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there's harnessing that political exceed yensy. where do we go from here? >> you only get a delay. it's not like you're not going to throw. christopher stewart joined me yesterday, and he had just walked out. he says she's taking every question. i would say when it came to the transition, she said, no, i can't talk about that. she didn't say white house privilege, executive privilege. he said she wasn't answering those questions. he flagged, much like the democrats have, he said, you know, different story with steve bannon. he said his refusal to answer questions was far wider, and he might be somebody they ought to have back. i said when does it end? he said hopefully soon. >> i think americans are sick
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and tired of the russian story. the question, david, when does special counsel mueller get his
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investigation done. >> and democrats were so hoping they could own the news cycle this week with their democratic memo. it hasn't happened. there wasn't a single story in the "new york times" about the democratic memo, because there wasn't much there. so any kind of memo coming out of congress about-face, all abog to go back to the republican memo, because the democratic memo didn't refute it. >> we're so political right now, that's another reason it didn't move mountains as well. and carter page saying why don't you make my fisa application public? >> kennedy could change that by runninrun as a libertarian as president. >> that won't happen. >> one can dream. moving along, a big court win for president trump, and the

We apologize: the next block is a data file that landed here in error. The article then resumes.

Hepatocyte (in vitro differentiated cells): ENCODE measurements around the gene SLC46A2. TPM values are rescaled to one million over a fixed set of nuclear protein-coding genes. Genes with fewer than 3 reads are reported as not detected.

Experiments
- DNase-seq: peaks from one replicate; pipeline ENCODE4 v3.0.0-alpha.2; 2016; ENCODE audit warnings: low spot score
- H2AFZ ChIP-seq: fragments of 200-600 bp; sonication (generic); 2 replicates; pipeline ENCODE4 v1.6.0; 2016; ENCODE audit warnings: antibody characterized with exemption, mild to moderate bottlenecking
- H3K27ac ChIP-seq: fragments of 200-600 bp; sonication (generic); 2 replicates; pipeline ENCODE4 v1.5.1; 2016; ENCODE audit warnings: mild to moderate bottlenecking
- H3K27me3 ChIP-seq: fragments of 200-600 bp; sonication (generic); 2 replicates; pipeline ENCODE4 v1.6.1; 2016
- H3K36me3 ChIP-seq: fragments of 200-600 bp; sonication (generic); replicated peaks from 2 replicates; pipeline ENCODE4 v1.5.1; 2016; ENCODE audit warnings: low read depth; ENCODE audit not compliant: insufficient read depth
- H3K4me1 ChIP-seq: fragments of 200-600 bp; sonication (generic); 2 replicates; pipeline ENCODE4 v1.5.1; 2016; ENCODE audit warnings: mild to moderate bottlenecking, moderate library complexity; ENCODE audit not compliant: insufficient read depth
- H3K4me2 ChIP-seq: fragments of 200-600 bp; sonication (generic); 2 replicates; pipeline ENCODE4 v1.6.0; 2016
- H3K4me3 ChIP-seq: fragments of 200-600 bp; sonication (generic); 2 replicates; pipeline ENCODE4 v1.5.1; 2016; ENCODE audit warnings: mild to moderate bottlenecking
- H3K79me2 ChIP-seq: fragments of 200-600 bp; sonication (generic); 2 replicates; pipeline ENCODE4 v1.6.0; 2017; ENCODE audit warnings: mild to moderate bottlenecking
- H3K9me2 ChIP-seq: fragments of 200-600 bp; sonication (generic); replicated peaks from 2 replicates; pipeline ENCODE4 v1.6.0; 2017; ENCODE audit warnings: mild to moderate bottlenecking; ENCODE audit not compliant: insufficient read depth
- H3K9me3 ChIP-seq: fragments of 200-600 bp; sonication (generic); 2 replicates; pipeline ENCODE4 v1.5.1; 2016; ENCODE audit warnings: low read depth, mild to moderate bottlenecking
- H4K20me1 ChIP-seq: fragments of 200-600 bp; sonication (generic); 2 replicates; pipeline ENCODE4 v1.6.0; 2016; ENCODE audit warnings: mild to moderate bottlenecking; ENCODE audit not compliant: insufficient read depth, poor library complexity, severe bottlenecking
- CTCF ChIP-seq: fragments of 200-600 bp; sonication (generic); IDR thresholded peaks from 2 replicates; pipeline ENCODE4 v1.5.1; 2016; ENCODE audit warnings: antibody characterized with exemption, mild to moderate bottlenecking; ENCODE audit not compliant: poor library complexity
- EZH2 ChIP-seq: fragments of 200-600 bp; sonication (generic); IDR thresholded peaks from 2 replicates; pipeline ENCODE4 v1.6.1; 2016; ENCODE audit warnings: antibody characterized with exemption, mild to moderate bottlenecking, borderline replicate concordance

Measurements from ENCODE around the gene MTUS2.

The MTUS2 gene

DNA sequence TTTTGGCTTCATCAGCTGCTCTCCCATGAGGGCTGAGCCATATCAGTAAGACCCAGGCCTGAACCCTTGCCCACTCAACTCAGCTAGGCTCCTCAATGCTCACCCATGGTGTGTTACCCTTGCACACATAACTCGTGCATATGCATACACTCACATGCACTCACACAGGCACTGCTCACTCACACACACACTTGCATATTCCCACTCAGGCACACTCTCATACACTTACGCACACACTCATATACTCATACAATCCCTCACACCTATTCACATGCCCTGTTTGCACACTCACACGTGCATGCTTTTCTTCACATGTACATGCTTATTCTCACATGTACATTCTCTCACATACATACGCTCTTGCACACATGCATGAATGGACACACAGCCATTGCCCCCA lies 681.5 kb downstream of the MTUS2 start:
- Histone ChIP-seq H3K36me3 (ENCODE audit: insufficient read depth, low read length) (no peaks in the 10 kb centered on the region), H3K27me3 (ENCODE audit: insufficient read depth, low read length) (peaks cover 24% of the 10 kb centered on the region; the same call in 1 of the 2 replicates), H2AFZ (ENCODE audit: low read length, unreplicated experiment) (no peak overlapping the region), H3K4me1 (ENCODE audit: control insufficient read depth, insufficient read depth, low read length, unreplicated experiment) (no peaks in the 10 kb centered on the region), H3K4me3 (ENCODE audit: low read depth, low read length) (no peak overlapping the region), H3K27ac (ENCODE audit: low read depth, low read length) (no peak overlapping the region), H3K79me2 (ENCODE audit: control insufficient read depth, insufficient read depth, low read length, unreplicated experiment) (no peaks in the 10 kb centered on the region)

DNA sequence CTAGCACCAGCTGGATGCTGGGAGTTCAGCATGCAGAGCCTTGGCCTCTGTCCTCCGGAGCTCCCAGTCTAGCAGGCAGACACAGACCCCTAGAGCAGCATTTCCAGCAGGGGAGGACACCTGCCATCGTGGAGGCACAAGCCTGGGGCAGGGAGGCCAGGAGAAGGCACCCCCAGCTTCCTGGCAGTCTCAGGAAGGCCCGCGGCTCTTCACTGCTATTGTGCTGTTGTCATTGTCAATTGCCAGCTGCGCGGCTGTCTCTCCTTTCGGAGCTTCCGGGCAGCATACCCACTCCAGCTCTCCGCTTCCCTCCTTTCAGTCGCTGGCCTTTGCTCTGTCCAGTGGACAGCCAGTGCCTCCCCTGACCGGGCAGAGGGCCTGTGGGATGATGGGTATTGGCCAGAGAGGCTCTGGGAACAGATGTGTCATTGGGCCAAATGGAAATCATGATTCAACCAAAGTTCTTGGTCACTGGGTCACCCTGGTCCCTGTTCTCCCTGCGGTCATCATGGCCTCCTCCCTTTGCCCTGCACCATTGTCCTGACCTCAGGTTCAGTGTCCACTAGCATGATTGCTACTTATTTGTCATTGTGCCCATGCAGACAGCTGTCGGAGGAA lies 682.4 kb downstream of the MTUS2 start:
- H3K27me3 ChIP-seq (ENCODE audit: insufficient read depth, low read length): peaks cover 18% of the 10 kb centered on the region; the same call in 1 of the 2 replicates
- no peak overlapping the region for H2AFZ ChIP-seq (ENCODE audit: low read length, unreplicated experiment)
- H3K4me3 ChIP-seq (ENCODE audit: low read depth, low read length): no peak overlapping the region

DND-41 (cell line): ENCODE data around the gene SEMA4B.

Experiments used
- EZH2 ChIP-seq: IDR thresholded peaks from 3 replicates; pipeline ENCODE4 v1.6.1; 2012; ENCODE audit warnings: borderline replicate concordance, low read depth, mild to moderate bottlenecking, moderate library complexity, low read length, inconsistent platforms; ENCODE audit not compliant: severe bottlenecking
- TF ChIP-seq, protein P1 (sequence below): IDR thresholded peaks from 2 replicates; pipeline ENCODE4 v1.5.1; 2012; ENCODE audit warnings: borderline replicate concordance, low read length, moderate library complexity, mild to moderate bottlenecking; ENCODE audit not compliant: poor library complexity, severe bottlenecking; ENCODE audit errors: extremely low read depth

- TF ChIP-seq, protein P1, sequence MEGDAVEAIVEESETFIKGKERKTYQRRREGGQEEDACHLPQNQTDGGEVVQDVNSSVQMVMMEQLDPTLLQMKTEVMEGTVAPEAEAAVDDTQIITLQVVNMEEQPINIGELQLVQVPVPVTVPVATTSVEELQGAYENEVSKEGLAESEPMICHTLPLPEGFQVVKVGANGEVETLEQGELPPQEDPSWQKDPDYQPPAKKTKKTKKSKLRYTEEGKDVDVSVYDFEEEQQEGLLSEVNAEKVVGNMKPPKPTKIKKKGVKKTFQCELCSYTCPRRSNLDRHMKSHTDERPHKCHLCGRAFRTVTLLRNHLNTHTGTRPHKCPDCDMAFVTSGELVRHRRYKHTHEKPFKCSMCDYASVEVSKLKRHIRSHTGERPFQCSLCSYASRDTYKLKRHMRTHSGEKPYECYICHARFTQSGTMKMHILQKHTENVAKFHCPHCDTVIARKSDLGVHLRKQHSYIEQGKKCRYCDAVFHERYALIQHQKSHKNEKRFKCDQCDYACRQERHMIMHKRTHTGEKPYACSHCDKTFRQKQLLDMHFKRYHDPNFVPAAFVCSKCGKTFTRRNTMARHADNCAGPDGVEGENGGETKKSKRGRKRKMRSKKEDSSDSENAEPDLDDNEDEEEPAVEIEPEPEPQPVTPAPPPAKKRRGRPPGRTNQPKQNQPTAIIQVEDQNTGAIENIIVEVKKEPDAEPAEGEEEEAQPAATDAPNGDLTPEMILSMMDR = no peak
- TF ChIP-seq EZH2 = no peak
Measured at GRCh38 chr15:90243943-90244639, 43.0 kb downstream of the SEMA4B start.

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>> more "outnumbered" in just a moment, but first harris has what's coming up on "outnumbered overtime." >> as students return to stoneman douglas high school two weeks after the mass shooting the president is due to speak and meet with lawmakers on school safety. one of the lawmakers, republican congressman john rutherford, will join me. also as reverend billy graham lies in honor at the us capitol, the congressman who sponsored the resolution to give him the honor will be here with me as well. plus, dr. robert jeffers, senior pastor at first baptist dallas. that and more. back to you. >> thanks, harris. this is a fox news alert. we are awaiting to hear from broward county, florida, school superintendent, scheduled to hold a news conference just moments from now. students at marjory stoneman
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douglas high school returned to classes today, exactly two weeks after a mass shooter opened fire on campus, killing 17 people. most of them students. we will bring you that news conference when it begins. president trump's border wall clearing a hurdle. a federal judge ruling that the government could ignore environmental laws to begin construction. the president celebrating the decision this morning. of course by tweeting, saying big victory yesterday with ruling from the courts that allows u.s. to proceed. our country must have border security. the federal judge handing down the decision, the same judge then candidate trump accused of being bias because of his mexican heritage. the judge was born in the great state of indiana. david, where does that take us with the wall? >> it gives us another leg up. the question is whether or not